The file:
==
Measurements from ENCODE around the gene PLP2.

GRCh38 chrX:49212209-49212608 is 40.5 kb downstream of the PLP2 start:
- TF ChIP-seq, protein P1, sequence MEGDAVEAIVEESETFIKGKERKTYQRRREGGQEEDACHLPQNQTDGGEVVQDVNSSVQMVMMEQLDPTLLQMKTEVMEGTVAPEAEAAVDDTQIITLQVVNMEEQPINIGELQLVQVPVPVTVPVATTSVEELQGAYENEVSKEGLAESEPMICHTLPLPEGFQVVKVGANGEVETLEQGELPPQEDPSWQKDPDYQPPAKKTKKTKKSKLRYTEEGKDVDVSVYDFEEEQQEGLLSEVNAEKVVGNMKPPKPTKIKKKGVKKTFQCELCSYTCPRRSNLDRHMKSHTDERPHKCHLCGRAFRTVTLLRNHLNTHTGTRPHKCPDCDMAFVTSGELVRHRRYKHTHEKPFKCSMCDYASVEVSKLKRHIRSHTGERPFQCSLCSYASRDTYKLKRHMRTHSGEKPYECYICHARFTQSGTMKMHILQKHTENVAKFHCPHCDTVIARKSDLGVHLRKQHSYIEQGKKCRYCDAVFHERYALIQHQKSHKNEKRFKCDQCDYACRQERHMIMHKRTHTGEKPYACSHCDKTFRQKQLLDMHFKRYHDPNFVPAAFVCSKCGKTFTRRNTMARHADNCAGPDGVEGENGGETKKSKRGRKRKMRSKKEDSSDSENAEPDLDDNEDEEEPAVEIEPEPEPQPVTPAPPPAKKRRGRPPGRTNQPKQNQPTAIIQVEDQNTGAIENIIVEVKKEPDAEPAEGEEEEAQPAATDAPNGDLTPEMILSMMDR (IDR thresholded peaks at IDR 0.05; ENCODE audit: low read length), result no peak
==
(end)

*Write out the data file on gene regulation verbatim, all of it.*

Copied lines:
Measurements from ENCODE around the gene PLP2.

GRCh38 chrX:49212209-49212608 is 40.5 kb downstream of the PLP2 start:
- TF ChIP-seq, protein P1, sequence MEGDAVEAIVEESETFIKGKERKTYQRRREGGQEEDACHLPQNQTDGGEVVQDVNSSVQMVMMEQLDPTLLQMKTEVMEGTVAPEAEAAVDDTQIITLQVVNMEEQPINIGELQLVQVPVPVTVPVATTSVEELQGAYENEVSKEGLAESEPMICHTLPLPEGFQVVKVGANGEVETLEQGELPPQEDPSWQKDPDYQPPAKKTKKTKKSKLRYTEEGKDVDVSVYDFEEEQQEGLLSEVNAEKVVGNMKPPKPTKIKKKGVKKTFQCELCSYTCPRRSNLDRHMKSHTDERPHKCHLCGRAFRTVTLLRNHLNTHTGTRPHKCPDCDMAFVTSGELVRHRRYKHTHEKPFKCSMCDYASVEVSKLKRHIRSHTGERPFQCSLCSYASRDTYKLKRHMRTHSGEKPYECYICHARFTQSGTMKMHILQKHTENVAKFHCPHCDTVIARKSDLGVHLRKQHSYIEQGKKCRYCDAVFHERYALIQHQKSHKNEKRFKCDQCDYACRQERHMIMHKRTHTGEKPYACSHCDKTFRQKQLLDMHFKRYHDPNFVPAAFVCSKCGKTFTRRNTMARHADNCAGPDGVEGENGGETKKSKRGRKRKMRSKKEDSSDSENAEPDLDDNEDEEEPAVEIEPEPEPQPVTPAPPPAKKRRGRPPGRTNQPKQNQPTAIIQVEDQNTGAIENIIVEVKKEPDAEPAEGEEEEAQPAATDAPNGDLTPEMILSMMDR (IDR thresholded peaks at IDR 0.05; ENCODE audit: low read length), result no peak